I'm very honored to have this new poem up at Harvard Review Online. "Provenance: A Vivisection" discusses the Bodies Exhibition, an utterly ubiquitous exhibition of plastinated bodies whose origins are not determined. Years ago there was a controversy about where these bodies came from, including allegations that they came from corpse plants in Dalian, China.
I've been thinking a lot about our responsibilities as poets and artists, about poetry as a vehicle for reclaiming voices and social critique, especially in the national critical conversations on Ferguson and Baltimore, and how we've started a whole movement in #BlackPoetsSpeakOut. I recently went to a reading with Patricia Smith, and I was moved by her poem written in the voice of grieving mothers. Certain bodies are always invisible, unless they can be turned spectacular, unless they can become spectacles.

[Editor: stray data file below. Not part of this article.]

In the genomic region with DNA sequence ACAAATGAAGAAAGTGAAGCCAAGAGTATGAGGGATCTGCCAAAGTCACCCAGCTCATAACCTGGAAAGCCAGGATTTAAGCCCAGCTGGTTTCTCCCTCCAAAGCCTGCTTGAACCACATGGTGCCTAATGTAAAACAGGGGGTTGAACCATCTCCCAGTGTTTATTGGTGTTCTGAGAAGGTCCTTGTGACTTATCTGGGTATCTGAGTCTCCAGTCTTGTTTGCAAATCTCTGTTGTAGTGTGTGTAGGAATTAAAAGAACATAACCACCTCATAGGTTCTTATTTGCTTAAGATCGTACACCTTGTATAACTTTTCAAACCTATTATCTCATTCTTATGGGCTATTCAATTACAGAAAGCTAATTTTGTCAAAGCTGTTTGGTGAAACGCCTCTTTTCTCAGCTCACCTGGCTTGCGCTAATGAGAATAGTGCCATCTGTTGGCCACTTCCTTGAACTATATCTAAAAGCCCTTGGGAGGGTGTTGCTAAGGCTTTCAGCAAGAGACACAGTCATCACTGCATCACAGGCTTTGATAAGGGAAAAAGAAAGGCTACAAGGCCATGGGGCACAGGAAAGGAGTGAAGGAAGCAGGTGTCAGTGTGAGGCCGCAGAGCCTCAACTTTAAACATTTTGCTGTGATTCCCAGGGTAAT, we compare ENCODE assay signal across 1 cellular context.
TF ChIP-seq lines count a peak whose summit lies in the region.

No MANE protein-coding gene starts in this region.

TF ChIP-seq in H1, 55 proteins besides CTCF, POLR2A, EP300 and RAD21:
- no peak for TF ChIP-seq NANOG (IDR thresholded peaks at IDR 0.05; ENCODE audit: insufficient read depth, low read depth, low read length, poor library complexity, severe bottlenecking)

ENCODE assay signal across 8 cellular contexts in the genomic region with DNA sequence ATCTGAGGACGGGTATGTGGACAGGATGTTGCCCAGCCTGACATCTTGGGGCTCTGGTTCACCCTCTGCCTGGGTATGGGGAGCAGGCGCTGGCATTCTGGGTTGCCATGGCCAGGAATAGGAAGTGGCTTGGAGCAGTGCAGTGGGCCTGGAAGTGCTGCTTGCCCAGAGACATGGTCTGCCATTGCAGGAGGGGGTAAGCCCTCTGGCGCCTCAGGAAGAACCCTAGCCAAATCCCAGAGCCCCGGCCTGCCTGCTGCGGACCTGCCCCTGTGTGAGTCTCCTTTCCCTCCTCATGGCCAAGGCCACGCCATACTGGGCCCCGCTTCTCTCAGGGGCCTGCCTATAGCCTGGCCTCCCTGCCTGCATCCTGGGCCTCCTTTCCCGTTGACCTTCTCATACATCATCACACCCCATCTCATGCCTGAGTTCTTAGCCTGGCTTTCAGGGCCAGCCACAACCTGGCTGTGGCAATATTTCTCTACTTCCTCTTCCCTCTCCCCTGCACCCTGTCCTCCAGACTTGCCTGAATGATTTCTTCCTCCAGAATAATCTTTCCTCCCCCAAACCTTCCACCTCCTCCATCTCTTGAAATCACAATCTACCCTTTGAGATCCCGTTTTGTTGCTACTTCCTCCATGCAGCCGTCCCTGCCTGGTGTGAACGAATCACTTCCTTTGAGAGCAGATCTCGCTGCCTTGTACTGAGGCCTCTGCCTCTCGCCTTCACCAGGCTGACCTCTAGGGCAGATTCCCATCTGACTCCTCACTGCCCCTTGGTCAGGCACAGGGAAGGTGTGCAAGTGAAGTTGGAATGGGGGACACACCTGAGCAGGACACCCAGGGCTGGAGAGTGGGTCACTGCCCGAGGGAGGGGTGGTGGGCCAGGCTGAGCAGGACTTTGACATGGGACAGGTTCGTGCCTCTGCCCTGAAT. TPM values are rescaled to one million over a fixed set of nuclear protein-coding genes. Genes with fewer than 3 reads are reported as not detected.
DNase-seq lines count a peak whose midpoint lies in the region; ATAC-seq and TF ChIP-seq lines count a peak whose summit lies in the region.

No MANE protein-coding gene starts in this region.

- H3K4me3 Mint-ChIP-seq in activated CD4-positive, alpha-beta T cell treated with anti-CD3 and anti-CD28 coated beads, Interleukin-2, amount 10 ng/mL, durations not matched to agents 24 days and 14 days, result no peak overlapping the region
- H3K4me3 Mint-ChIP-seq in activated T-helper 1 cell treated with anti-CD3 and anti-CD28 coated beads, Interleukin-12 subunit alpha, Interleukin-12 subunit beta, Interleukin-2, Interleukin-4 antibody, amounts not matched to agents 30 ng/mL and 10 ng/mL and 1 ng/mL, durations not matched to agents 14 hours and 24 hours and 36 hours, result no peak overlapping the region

In a culture where racialized bodies have always been displayed as spectacles in a Western context and the white body remains pure, contrasting, and whole, how can poetry allow us to speak on behalf of the missing? Are our bodies our own?